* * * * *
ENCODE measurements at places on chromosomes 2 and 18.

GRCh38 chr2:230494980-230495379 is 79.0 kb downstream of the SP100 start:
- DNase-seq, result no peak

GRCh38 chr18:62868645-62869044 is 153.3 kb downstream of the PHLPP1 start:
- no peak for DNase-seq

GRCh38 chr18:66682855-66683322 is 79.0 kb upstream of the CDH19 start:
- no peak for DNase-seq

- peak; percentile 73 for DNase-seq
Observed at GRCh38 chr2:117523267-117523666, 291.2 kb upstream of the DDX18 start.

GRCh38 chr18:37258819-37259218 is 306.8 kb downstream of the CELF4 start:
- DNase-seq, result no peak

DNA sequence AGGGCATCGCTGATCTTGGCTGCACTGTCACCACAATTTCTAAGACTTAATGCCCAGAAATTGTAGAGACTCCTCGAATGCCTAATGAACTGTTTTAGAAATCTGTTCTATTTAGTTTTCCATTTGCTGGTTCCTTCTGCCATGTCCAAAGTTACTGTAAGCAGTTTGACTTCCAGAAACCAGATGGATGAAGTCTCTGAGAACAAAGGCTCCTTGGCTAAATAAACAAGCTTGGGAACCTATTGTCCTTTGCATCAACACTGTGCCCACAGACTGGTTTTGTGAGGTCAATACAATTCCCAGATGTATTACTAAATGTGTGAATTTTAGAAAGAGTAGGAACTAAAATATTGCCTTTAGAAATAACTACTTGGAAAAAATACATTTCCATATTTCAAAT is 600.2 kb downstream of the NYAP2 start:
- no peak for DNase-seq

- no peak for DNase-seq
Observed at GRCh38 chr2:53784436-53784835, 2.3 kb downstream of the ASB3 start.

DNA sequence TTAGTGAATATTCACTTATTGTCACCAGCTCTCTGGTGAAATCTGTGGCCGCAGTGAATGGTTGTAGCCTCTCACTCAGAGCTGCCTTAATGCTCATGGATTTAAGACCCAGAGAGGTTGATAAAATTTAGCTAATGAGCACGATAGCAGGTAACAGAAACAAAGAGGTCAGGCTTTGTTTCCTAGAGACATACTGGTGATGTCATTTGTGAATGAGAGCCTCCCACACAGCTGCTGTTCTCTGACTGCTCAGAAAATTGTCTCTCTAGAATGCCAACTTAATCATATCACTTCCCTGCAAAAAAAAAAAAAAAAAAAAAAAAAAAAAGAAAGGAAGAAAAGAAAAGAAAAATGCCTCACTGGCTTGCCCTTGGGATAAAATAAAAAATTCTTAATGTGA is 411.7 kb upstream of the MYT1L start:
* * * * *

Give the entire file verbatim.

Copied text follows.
ENCODE measurements at places on chromosomes 2 and 18.

GRCh38 chr2:230494980-230495379 is 79.0 kb downstream of the SP100 start:
- DNase-seq, result no peak

GRCh38 chr18:62868645-62869044 is 153.3 kb downstream of the PHLPP1 start:
- no peak for DNase-seq

GRCh38 chr18:66682855-66683322 is 79.0 kb upstream of the CDH19 start:
- no peak for DNase-seq

- peak; percentile 73 for DNase-seq
Observed at GRCh38 chr2:117523267-117523666, 291.2 kb upstream of the DDX18 start.

GRCh38 chr18:37258819-37259218 is 306.8 kb downstream of the CELF4 start:
- DNase-seq, result no peak

DNA sequence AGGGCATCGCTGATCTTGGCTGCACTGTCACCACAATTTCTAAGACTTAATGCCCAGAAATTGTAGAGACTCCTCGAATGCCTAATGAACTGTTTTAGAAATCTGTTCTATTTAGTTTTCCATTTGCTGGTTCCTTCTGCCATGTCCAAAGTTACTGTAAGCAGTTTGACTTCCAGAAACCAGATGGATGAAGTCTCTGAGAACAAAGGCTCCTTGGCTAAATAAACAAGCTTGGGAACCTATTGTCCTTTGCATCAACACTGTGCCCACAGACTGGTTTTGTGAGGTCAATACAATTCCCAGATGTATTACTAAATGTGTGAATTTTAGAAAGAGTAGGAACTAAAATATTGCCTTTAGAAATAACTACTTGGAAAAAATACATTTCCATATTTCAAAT is 600.2 kb downstream of the NYAP2 start:
- no peak for DNase-seq

- no peak for DNase-seq
Observed at GRCh38 chr2:53784436-53784835, 2.3 kb downstream of the ASB3 start.

DNA sequence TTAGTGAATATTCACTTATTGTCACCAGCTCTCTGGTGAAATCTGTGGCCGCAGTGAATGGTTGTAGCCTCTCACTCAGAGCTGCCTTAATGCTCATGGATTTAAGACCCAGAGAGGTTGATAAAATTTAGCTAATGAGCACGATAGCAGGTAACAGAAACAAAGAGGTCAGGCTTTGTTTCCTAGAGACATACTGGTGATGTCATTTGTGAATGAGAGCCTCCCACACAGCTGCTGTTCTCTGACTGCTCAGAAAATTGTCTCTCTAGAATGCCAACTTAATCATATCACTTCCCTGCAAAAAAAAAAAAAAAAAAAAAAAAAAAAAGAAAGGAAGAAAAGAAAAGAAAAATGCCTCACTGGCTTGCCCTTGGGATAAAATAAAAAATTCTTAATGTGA is 411.7 kb upstream of the MYT1L start: